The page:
Yep, This is a Christian Nation

This is definitely a Christian nation, although not in the sense that many Christian conservatives would have us believe.

The United States is the result of primarily English settlement in North America, starting at Jamestown in 1607. The settlers at Jamestown had mostly pecuniary, not religious, motives, although the two usually overlap to a greater or lesser degree for Christians. The Spanish who colonized Central and South America saw themselves as colonizing in the name of the Most Catholic Queen of Spain, Isabella, who expelled all of the Muslims and Jews from Spain and persecuted Jews who converted publicly but continued to practice Judaism in private through the Inquisition. In addition to forcing Natives in America to become Christian, the Spanish also forced them to mine gold and silver, which they then shipped back to Spain in large quantities.

By the time the English began to colonize North America, they were at the beginning of the century that would end with the firm decision not to have a Catholic monarch at all in the Glorious Revolution, chasing off the Catholic James II in favor of the Protestant William and Mary. Those events would prove to have a huge impact on the history of the United States because they prompted English philosopher John Locke to write the Second Treatise of Government, which articulated the philosophy American colonists would use to justify revolting from England for their own independence. Although the colonists at Jamestown were mostly there for profit, they were all Christian in some non trivial sense. “A Christian witness to the native Americans was one of the reasons for establishing Jamestown, England’s first permanent American colony.” So says

Never mind that there is no evidence at all that Native Americans particularly wanted to become Christian, or that doing to particularly benefited them. That the arrival of Europeans killed off huge numbers of Natives in America who lacked immunity to common European diseases is no evidence of malice on the part of the Europeans, but it is still a problem that would not have occurred at all had the Europeans just stayed home instead of colonizing the world.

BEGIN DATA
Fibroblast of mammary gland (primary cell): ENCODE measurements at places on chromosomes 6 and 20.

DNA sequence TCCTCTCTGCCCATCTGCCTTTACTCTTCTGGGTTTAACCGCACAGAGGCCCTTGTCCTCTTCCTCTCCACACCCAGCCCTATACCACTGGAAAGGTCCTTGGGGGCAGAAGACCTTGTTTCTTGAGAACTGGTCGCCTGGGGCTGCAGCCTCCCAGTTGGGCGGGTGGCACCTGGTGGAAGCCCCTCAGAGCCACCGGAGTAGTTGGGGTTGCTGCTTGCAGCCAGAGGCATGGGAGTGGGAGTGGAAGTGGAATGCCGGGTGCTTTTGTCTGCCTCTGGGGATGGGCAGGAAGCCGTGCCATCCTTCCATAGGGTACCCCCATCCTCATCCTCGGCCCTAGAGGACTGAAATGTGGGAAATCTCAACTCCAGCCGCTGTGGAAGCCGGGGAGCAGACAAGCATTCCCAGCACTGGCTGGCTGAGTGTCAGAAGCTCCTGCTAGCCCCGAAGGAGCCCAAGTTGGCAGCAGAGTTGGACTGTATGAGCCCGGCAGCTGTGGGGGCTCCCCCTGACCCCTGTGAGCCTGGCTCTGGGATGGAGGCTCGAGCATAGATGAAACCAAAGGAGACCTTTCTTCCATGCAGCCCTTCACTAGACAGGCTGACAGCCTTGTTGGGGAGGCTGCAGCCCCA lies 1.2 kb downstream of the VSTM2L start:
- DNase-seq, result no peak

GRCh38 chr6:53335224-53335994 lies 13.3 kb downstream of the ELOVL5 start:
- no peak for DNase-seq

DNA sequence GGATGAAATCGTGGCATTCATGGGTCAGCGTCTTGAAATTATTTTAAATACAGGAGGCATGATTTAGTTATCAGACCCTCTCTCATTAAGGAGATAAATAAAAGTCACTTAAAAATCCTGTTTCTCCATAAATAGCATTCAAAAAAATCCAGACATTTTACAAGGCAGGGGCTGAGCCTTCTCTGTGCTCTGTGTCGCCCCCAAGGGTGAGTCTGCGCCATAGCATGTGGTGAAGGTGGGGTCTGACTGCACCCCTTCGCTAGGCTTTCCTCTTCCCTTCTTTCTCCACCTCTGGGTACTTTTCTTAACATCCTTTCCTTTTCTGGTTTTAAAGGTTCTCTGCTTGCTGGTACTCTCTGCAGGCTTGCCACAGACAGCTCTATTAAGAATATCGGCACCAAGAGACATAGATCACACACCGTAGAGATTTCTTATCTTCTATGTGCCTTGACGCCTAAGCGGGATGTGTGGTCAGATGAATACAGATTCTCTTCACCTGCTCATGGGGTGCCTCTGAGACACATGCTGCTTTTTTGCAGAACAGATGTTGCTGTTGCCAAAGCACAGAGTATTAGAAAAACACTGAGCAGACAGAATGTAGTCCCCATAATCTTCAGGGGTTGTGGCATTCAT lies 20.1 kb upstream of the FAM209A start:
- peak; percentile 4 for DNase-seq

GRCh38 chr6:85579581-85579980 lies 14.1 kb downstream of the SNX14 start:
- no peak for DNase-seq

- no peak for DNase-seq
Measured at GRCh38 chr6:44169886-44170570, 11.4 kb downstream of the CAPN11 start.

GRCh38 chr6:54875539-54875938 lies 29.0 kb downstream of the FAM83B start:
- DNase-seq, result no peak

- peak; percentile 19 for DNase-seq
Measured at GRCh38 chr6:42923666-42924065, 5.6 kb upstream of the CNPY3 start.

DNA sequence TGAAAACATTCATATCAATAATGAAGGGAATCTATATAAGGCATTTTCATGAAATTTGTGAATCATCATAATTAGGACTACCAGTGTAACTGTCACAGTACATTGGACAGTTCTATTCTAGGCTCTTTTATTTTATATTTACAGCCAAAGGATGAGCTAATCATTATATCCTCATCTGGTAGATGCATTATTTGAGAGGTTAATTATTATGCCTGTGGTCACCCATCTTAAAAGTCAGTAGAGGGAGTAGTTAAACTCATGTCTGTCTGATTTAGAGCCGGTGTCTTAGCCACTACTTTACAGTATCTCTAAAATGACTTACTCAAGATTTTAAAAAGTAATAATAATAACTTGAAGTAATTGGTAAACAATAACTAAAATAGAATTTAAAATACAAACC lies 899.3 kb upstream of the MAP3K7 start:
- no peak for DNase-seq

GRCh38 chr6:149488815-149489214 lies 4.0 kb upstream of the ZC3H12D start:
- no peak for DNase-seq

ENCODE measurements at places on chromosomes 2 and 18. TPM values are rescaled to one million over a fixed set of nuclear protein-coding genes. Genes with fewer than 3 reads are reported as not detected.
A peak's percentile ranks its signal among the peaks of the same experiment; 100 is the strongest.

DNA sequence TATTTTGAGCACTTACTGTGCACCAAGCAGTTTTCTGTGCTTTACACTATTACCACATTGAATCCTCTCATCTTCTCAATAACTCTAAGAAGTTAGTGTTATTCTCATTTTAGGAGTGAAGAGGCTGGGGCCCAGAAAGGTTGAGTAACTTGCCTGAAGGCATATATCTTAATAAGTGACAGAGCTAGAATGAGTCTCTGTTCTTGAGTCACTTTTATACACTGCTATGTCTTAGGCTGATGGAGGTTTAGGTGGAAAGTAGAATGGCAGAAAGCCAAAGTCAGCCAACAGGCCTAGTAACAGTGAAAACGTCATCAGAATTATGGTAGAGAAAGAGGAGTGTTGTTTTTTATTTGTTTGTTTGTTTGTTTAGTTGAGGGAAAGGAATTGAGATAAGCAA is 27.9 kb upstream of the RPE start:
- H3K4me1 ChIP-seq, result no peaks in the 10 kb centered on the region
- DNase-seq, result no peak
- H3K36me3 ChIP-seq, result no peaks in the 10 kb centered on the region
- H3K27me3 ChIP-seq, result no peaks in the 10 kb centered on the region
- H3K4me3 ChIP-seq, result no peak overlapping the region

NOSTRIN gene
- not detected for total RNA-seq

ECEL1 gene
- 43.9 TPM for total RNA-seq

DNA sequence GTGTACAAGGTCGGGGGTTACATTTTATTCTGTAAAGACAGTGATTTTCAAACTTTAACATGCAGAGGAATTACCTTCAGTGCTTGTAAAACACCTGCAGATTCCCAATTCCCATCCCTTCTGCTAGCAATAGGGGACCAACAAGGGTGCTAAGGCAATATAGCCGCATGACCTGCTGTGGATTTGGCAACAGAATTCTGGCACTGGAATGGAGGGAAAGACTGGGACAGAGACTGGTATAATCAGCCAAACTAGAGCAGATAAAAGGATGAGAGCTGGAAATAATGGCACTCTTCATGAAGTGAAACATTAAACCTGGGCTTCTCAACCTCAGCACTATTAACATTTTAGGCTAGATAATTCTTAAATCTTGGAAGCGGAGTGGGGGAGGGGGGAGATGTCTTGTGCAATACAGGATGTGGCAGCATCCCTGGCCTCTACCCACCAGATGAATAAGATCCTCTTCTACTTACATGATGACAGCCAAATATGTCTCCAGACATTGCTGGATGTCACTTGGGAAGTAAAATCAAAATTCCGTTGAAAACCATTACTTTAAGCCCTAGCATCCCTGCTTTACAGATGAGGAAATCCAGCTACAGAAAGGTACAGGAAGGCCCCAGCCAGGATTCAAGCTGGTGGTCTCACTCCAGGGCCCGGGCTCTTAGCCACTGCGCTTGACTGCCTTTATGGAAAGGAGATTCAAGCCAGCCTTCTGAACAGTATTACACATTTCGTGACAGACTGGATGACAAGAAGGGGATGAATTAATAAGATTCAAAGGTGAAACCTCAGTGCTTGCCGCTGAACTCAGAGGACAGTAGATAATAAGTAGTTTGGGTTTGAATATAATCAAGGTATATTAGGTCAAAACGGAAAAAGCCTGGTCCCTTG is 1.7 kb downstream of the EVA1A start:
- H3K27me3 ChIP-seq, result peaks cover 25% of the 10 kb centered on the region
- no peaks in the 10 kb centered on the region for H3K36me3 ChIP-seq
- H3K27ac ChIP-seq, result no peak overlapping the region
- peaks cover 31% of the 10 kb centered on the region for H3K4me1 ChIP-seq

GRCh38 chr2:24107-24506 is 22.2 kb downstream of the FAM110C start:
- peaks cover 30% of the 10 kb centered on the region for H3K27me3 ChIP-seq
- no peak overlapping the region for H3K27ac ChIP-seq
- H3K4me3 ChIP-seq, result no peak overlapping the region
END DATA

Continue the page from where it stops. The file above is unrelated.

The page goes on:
In terms of the United States as a Christian nation, the far more influential group of English settlers were the Puritans, whose motive for coming to America was primarily religious. They considered the Church of England to be corrupt and refused to worship in it. As a result, they were not eligible for any government employment, which many of them were otherwise well qualified for, and suffered other forms of discrimination, so they left England to escape such persecution. Being quite convinced that they were right and everyone else was wrong, they had no qualms about persecuting members of other sects once they controlled the government, including hanging — by the neck until dead — several Quakers for proselytizing in their colonies.

An outburst of religious fervor known as the First Great Awakening early in the eighteenth century contributed to the American Revolution by undermining respect for established authority, with an emphasis on spiritual conversion taking precedence over formal education as the primary criterion for evaluating preachers spreading through the land. But this moment of religious zeal , coming roughly 100 years after the Puritans arrived, itself indicated the extent to which Puritan orthodoxy had diminished in influence in North America. The Founders were not Puritans. They mostly agreed that government enforcement of religion was a bad idea. They were all Christians in some important sense, however, even if some of them were notably heterodox in their approach to Christianity. One thinks in particular of Benjamin Franklin and Thomas Jefferson.

The more important point, for present purposes, is that the United States exists as the result of good Christians’ willingness, first, to steal land from the Natives, killing them and destroying their culture along the way, and then to cultivate the stolen land with slave labor. The Puritans were not much for owning slaves. They worked too hard themselves, and the terrain was not as well suited to the plantation agriculture that prompted their cousins to the south, at Jamestown, to start using Africans as forced labor in 1619, the year before the Puritans arrived in Massachusetts. The Puritans did, however, more than pull their weight in the important work of killing Native Americans and destroying their culture, all in the name of Jesus.

So, yes, the United States is undoubtedly a Christian nation, in the worst sense, or nearly. It rests on colonization of the continent by people who showed up uninvited and forced their religion onto the Natives who survived, and onto the Africans they imported as slaves. The Founders redeemed themselves a bit by prohibiting official religion in their new nation, after gaining independence from England.

Attempts by modern Christian conservatives to impose their version of Christian orthodoxy on the Republic by force of law would be a huge step backwards.


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